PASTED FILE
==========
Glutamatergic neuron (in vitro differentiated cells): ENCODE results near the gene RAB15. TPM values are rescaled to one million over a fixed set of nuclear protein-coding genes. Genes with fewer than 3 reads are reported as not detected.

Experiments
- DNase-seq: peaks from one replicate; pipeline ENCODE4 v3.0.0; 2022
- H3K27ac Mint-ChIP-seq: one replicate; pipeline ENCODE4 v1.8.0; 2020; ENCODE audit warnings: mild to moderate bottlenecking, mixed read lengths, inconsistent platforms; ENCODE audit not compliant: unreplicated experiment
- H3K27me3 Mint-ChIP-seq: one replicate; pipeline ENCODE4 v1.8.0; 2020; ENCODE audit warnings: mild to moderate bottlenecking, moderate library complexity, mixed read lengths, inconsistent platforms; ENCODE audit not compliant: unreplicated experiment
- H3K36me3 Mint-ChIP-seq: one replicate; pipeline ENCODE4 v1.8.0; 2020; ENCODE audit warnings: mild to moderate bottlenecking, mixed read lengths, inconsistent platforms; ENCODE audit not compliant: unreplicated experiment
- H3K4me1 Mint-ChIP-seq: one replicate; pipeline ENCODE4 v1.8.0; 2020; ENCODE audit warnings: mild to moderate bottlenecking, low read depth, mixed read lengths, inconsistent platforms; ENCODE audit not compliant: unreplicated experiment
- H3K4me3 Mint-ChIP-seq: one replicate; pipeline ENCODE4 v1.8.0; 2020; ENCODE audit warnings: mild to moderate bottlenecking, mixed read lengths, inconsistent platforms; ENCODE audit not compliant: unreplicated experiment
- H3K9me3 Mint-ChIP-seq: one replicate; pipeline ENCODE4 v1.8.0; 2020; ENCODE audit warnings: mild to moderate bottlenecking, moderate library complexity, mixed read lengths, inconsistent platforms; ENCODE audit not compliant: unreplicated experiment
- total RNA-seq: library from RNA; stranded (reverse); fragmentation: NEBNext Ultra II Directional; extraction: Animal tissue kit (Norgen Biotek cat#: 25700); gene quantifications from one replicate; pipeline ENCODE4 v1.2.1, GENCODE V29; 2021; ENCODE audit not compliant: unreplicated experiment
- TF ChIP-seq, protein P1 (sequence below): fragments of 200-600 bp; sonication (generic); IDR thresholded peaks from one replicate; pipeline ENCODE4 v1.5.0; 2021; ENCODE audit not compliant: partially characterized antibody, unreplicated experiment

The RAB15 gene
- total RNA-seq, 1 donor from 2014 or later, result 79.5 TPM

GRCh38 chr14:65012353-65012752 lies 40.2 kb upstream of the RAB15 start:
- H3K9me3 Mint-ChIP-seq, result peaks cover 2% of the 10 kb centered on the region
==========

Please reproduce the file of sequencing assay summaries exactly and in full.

Glutamatergic neuron (in vitro differentiated cells): ENCODE results near the gene RAB15. TPM values are rescaled to one million over a fixed set of nuclear protein-coding genes. Genes with fewer than 3 reads are reported as not detected.

Experiments
- DNase-seq: peaks from one replicate; pipeline ENCODE4 v3.0.0; 2022
- H3K27ac Mint-ChIP-seq: one replicate; pipeline ENCODE4 v1.8.0; 2020; ENCODE audit warnings: mild to moderate bottlenecking, mixed read lengths, inconsistent platforms; ENCODE audit not compliant: unreplicated experiment
- H3K27me3 Mint-ChIP-seq: one replicate; pipeline ENCODE4 v1.8.0; 2020; ENCODE audit warnings: mild to moderate bottlenecking, moderate library complexity, mixed read lengths, inconsistent platforms; ENCODE audit not compliant: unreplicated experiment
- H3K36me3 Mint-ChIP-seq: one replicate; pipeline ENCODE4 v1.8.0; 2020; ENCODE audit warnings: mild to moderate bottlenecking, mixed read lengths, inconsistent platforms; ENCODE audit not compliant: unreplicated experiment
- H3K4me1 Mint-ChIP-seq: one replicate; pipeline ENCODE4 v1.8.0; 2020; ENCODE audit warnings: mild to moderate bottlenecking, low read depth, mixed read lengths, inconsistent platforms; ENCODE audit not compliant: unreplicated experiment
- H3K4me3 Mint-ChIP-seq: one replicate; pipeline ENCODE4 v1.8.0; 2020; ENCODE audit warnings: mild to moderate bottlenecking, mixed read lengths, inconsistent platforms; ENCODE audit not compliant: unreplicated experiment
- H3K9me3 Mint-ChIP-seq: one replicate; pipeline ENCODE4 v1.8.0; 2020; ENCODE audit warnings: mild to moderate bottlenecking, moderate library complexity, mixed read lengths, inconsistent platforms; ENCODE audit not compliant: unreplicated experiment
- total RNA-seq: library from RNA; stranded (reverse); fragmentation: NEBNext Ultra II Directional; extraction: Animal tissue kit (Norgen Biotek cat#: 25700); gene quantifications from one replicate; pipeline ENCODE4 v1.2.1, GENCODE V29; 2021; ENCODE audit not compliant: unreplicated experiment
- TF ChIP-seq, protein P1 (sequence below): fragments of 200-600 bp; sonication (generic); IDR thresholded peaks from one replicate; pipeline ENCODE4 v1.5.0; 2021; ENCODE audit not compliant: partially characterized antibody, unreplicated experiment

The RAB15 gene
- total RNA-seq, 1 donor from 2014 or later, result 79.5 TPM

GRCh38 chr14:65012353-65012752 lies 40.2 kb upstream of the RAB15 start:
- H3K9me3 Mint-ChIP-seq, result peaks cover 2% of the 10 kb centered on the region